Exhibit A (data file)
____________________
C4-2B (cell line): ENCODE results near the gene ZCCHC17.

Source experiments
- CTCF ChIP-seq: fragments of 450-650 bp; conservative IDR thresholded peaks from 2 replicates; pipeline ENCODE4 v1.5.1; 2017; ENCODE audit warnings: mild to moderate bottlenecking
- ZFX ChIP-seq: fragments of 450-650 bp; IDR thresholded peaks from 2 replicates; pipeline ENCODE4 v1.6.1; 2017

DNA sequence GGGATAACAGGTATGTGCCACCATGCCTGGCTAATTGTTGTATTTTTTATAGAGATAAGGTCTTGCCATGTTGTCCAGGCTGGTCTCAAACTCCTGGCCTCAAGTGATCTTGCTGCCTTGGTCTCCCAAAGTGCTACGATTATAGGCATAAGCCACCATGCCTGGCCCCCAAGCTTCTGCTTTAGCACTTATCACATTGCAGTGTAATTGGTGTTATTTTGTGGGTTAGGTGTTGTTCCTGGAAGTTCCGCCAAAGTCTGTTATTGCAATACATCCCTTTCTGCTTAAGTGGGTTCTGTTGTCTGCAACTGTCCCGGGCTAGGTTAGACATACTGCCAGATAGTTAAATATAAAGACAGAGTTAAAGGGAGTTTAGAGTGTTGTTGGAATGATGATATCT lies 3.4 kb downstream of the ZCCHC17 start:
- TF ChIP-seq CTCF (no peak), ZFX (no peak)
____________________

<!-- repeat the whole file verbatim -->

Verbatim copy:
C4-2B (cell line): ENCODE results near the gene ZCCHC17.

Source experiments
- CTCF ChIP-seq: fragments of 450-650 bp; conservative IDR thresholded peaks from 2 replicates; pipeline ENCODE4 v1.5.1; 2017; ENCODE audit warnings: mild to moderate bottlenecking
- ZFX ChIP-seq: fragments of 450-650 bp; IDR thresholded peaks from 2 replicates; pipeline ENCODE4 v1.6.1; 2017

DNA sequence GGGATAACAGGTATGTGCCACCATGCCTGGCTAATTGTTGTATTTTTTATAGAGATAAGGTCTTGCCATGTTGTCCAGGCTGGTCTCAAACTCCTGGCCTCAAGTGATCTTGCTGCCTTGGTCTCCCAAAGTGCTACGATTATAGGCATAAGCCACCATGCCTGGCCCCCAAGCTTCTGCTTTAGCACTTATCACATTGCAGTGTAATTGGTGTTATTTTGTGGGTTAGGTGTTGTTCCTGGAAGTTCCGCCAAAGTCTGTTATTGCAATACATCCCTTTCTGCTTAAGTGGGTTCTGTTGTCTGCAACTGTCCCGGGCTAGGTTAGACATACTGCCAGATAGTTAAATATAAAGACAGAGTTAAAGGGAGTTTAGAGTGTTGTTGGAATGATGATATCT lies 3.4 kb downstream of the ZCCHC17 start:
- TF ChIP-seq CTCF (no peak), ZFX (no peak)